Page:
• Intermittent or continuous back pain (this can be made worse by moving, coughing, sneezing, or standing for long periods of time).
  • Spasm of the back muscles.
  • Pain that begins near the back or buttocks and travels up the leg to the calf or to the foot (sciatica).
  • Weakness in the muscles of the legs.
  • Numbness in the lower extremities (leg or foot).
  • Decreased reflexes in the knee or ankle.
  • Changes in bladder or bowel function.

The symptoms of lumbar degenerative disc disease may resemble other conditions or medical problems.

Diagnosis of lumbar degenerative disc disease

Lumbar degenerative disc disease is suspected when the symptoms described above are observed.

A complete medical history and physical examination is performed, procedures used to diagnose lumbar disc disease may include the following:

X-rays

Doctors can visualize degenerative spondylosis using plain film X-ray images of the spine, CT scan, or MRI.

Magnetic resonance imaging and computed tomography

Herniated disc can be detected with radiology tests, such as scanning through a CT scan or MRI.

Myelogram

It is a procedure that uses a dye injected into the spinal canal to make the structure clearly visible on X-rays.

Electromyography

Lower extremity nerve tests (electromyogram and nerve conduction velocity) can be used to detect nerve irritation.

Treatment

Treatment for degenerative lumbar disc disease will be determined based on the following aspects:

  • Age.
  • The general condition of the patient and his medical history.
  • Extension of the condition.
  • Condition type.
  • Tolerance of medications, procedures, or therapies.
  • Expectations for the course of the condition.

Conservative therapy is generally the first line of treatment to control lumbar degenerative disc disease. This can include a combination of the following:

  • Bed rest.
  • Patient education on proper body mechanics (to help decrease the chance of worsening disc pain or damage).
  • Physical therapy, which may include ultrasound, massage, conditioning, and exercise programs.
  • Weight control.
  • Use of a lumbosacral support.
  • Medicines (to control pain and / or to relax muscles).
  • Epidural steroid injections.

When these conservative measures fail, surgery may be recommended to repair lumbar degenerative disc disease.

The type of surgery needed will be based on your surgeon’s evaluation, but the most common include:

  • Discectomia.
  • Laminectomy.
  • Lumbar fusion.

Most patients who experience degenerative lumbar disc disease will improve with nonsurgical treatment and will never need surgery. The most common non-surgical treatments include:

  • Patient education.
  • Rest.
  • Weightloss.
  • Medication.
  • Corset treatment.
  • Physical therapy.
  • Acupuncture.
  • Chiropractic care.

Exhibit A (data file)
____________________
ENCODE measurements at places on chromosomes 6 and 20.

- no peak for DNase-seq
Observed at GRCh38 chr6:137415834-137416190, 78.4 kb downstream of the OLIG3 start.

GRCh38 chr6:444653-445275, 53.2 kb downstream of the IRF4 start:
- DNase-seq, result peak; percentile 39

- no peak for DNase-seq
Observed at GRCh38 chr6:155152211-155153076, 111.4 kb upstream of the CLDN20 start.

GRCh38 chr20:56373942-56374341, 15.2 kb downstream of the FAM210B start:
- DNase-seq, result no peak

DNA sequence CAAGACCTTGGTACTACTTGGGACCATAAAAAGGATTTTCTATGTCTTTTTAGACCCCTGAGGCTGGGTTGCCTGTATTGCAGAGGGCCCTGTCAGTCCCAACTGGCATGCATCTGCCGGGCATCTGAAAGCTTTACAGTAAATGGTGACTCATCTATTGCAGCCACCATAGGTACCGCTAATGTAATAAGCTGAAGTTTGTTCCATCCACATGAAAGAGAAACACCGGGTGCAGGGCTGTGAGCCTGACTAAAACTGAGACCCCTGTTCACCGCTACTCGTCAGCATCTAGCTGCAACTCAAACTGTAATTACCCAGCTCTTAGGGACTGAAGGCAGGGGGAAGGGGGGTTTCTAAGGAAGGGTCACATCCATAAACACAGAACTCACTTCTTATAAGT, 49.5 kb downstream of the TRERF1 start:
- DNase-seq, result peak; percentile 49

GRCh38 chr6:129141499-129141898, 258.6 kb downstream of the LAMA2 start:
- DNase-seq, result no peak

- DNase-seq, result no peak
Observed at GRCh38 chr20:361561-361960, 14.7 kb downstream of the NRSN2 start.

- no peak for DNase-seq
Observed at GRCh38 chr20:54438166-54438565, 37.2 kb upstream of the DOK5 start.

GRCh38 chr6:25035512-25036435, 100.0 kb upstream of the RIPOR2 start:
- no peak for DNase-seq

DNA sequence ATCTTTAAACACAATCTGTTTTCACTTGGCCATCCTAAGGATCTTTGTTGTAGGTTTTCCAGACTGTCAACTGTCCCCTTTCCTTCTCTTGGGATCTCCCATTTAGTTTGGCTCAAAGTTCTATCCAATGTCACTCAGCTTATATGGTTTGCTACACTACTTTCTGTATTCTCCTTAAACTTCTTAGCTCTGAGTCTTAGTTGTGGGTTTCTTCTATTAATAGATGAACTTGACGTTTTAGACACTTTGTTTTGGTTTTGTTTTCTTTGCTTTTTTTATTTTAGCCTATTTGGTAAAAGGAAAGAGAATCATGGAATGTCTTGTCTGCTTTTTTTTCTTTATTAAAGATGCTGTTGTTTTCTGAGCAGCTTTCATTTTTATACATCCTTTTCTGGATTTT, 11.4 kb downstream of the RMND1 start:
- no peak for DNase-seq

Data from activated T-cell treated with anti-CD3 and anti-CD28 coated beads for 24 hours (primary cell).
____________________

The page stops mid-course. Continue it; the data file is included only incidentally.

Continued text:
• Massage.
  • Injections

Prevention of lumbar degenerative disc disease

There are some simple lifestyle changes that you can start right away that reduce the risk of premature onset of lumbar degenerative disc disease, or even stop its progression:

  • Quit Smoking:  Nicotine and other toxins found in cigarettes are bad for bone health.
  • Reduce Alcohol: Alcohol slows down your metabolism, thus accelerating the decline in bone health.
  • Good posture should be maintained: but maintaining good posture is not limited to the way a person stands.
  • The use of high heels should be avoided: sleeping on a good mattress that supports the spine and not doing heavy lifting that is exhausting for the spine.
  • The diet helps to have healthy bones: eat healthy by consuming vitamins from fruits and vegetables, consume whole grains, obtain protein from dairy products, fish and lean meats, avoid saturated fats and excess sugar.
  • Exercise: Provides two benefits for the spine, pumps blood throughout the body helping healthy bone growth and stimulates a neurochemical reaction in the brain that reduces pain.
  • Vitamins and other supplements: reduce the risk of lumbar degenerative disc disease. Calcium, iron, and zinc help maintain healthy bone structure.

With these preventive measures, you can avoid debilitating symptoms, avoid chronic pain, and even avoid surgery.

However, if the condition worsens, minimally invasive spinal surgical procedures could be the best solution to improve quality of life.

Prognosis of lumbar degenerative disease

The prognosis of degenerative lumbar disc disease depends on the severity of the disease, its precise cause and the interventions used to treat the patient.

When patients respond to conservative treatments, the result can be a complete cure.

Surgical repairs may require post-operative rehabilitation, including physical therapy.